Operating as a hard-running, north-south complement to Jackson, Edwards barreled for 115 yards on 17 carries as the Ravens piled up 265 rushing yards. He even got the call on a critical fourth-and-1 run with under four minutes left. Although that play -- which went for 2 yards -- was wiped out by penalty, it showed a remarkable level of trust in the undrafted rookie.
It is an astonishing rise for Edwards, who not only didn't make the Ravens out of training camp, he wasn't even the top undrafted rookie running back on the practice squad. That was DeLance Turner, who was promoted from the practice squad after running back Kenneth Dixon was placed on injured reserve after Week 1. But when Turner went to IR after Week 5, Edwards got the call.
Edwards had 10 rushes for 42 yards during a blowout win at Tennessee Oct. 14, but since then he had totaled five carries for 22 yards in the previous three games.
But with the Ravens' running game stuck in neutral -- they entered the game ranked 31st in yards per carry and neither starter Alex Collins or Buck Allen were averaging more than four yards a carry -- the Ravens called Edwards' number early and often and he delivered. It marked the first time since 2012 the Ravens have had a pair of 100-yard rushers in a game.
Just a few days ago, the Ravens announced that Dixon has been designated to return from injured reserve, and conventional wisdom was that Edwards would be let go when Dixon returned. Now, Edwards might have run into the starting job.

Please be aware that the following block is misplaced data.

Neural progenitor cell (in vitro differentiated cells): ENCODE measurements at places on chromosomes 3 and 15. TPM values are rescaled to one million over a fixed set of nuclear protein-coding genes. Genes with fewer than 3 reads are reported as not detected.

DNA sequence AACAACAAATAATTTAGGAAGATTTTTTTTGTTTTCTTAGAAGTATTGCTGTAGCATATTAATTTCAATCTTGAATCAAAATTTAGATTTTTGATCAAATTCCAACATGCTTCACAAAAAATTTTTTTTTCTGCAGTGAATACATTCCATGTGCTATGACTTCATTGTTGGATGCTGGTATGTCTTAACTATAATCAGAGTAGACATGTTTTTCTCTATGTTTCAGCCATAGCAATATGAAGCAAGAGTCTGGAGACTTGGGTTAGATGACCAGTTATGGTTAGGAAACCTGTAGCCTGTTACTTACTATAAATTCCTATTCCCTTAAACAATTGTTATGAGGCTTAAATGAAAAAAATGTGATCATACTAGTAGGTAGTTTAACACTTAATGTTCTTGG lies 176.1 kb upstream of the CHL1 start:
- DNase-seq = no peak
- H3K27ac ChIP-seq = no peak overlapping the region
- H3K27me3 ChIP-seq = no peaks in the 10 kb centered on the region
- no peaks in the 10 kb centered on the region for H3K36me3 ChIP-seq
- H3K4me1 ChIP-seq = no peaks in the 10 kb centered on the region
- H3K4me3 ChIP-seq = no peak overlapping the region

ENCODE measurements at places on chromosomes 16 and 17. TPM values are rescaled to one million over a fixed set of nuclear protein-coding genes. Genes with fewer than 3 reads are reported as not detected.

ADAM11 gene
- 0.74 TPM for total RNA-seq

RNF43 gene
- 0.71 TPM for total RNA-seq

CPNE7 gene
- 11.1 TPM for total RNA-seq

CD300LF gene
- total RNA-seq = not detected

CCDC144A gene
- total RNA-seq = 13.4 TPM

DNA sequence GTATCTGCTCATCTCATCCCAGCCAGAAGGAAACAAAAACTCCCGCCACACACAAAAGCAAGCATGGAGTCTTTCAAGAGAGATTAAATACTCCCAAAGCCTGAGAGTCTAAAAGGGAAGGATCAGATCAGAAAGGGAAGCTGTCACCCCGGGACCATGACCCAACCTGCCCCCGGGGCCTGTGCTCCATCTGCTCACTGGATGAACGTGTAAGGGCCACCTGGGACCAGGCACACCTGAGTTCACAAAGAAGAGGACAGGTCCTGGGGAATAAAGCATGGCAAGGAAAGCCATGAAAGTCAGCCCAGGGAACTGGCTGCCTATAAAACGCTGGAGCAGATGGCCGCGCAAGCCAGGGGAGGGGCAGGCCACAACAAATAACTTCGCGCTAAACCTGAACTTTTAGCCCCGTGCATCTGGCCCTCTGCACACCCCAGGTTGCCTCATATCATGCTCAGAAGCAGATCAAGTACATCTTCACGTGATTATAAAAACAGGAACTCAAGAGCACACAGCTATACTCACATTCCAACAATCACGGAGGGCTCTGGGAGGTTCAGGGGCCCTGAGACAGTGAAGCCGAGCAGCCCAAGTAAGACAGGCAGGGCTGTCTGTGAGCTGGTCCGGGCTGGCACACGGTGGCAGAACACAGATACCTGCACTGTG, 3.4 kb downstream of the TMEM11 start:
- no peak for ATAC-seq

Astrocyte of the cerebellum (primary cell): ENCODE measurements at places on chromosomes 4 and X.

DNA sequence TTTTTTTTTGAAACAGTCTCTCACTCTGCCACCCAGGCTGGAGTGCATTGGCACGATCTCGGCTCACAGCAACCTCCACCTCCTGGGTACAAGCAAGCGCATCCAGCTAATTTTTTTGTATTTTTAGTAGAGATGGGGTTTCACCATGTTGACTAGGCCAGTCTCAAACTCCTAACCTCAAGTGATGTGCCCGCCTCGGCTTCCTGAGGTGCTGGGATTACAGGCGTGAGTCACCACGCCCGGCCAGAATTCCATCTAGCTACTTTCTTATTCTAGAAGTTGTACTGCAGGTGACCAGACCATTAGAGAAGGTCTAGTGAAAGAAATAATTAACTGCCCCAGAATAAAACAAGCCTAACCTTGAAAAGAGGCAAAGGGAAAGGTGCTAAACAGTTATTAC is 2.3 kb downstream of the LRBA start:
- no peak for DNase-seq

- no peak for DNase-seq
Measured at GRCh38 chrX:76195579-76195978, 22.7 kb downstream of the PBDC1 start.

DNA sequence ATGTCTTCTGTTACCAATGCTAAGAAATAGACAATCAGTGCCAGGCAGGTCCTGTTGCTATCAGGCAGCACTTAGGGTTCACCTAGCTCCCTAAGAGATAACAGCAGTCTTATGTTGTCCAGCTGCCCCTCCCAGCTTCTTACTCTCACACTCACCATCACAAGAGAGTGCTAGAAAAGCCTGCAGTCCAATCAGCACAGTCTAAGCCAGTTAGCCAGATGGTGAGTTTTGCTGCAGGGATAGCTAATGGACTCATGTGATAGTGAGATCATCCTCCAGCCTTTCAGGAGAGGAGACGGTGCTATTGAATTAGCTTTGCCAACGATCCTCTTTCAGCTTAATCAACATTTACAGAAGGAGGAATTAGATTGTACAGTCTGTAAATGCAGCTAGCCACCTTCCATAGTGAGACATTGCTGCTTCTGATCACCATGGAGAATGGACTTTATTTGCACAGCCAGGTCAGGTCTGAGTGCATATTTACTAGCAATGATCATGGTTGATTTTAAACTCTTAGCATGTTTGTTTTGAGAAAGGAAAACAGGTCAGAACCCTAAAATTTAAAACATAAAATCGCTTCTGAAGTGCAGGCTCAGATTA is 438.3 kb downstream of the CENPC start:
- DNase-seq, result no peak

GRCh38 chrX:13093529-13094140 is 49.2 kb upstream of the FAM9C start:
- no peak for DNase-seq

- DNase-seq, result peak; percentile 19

4. The defense
a few demons.
The Ravens stared up at the scoreboard and saw the Bengals had fourth down, late in the game, driving at M&T Bank Stadium.
"When I looked up at the scoreboard, I was like, 'This is bringing back some bad memories,'" cornerback Marlon Humphrey said.
When this happened last New Year's Eve, Dalton hit receiver Tyler Boyd for a 49-yard touchdown that handed the Ravens a 31-27 loss and knocked them out of playoff contention in the 2017 season finale.
With receiver A.J. Green sidelined, everyone expected the ball to go to Boyd, who was a problem again with four catches for 71 yards on 11 targets. But Dalton threw instead to Cody Core on the right sideline, and Humphrey made a terrific play to break up the pass, ripping the ball away from Core with 1:42 left to essentially seal the win.
Humphrey said the Ravens plan was to double-team Boyd, and "I figured it was going to be something short and something quick, so I tried to get my hands on it. … I think it kind of stuck in his hands, kind of made a contested catch for him, and I was able to get it out at the end."
The Ravens had seven more pass deflections, but went a fifth consecutive game without an interception. Still, they made the play this time when it mattered most.
"We’re not easy to move the ball down the field against," Harbaugh said. "In that series, they tested Jimmy [Smith]. They tested Marlon. … I can't remember who else they tested. I thought our guys came through and covered really well."
5. The season is saved -- for now.
It's not an exaggeration to say a loss in this one would have doomed the Ravens' playoff chances and possibly ushered in a massive organizational reset after the season. That isn't the case now, as the Ravens suddenly are back at .500, host the lowly Raiders Nov. 25 and find themselves right back in the playoff picture.
The Ravens are one of about a half-dozen teams in the mix for the final wild-card spot, and they will still have to secure a road win at either Atlanta, Kansas City or San Diego, to get to nine wins, which still might not be enough to reach the postseason.
To be sure, this win doesn’t rule out an offseason organizational overhaul. It does mean that for now, the Ravens can continue to play for this year.
And with Flacco still ailing, it looks like it will be the Lamar Jackson show once again next week.
This has been updated.